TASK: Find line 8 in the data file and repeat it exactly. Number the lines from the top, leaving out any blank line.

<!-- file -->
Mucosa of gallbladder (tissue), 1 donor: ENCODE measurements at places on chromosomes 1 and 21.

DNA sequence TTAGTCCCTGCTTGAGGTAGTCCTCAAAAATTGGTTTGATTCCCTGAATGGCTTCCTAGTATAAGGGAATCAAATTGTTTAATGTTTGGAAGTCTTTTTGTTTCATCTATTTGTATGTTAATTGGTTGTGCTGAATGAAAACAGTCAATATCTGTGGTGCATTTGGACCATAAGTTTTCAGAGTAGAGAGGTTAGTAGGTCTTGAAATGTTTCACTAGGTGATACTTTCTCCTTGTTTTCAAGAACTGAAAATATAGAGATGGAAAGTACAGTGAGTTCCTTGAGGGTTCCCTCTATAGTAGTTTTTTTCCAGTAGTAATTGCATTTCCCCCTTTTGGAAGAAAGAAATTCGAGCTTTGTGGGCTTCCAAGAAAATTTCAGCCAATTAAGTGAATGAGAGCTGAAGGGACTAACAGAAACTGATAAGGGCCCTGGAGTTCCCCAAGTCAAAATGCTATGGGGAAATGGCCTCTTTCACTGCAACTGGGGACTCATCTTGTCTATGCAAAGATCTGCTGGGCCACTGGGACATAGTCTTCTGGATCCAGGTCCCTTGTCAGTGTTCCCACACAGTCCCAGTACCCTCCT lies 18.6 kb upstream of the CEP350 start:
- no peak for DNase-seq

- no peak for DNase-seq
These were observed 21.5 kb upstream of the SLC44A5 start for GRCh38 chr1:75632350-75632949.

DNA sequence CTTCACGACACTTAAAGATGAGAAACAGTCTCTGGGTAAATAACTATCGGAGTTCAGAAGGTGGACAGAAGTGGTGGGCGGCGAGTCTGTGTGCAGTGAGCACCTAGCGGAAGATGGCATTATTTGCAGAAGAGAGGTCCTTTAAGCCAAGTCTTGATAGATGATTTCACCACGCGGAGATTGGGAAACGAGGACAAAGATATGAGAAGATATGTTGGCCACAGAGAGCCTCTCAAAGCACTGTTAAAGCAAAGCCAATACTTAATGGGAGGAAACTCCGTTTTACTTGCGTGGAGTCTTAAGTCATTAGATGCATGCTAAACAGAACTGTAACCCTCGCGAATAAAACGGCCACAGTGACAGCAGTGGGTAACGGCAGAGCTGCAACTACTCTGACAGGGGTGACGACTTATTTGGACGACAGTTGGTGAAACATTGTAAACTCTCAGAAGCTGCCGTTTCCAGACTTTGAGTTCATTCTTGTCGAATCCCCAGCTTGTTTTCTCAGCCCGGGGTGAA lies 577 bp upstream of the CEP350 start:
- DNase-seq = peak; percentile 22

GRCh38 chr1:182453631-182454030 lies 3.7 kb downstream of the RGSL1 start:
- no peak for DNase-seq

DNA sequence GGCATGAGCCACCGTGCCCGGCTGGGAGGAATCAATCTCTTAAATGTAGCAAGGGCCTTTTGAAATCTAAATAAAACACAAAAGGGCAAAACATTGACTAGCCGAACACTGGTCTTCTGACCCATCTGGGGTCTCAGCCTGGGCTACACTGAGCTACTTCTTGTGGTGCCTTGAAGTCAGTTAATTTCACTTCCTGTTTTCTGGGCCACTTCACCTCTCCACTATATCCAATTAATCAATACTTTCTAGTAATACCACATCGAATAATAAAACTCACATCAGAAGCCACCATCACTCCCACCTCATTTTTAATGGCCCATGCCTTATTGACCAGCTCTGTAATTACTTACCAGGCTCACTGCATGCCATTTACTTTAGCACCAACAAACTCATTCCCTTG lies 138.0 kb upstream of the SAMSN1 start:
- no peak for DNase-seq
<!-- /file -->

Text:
GRCh38 chr1:182453631-182454030 lies 3.7 kb downstream of the RGSL1 start: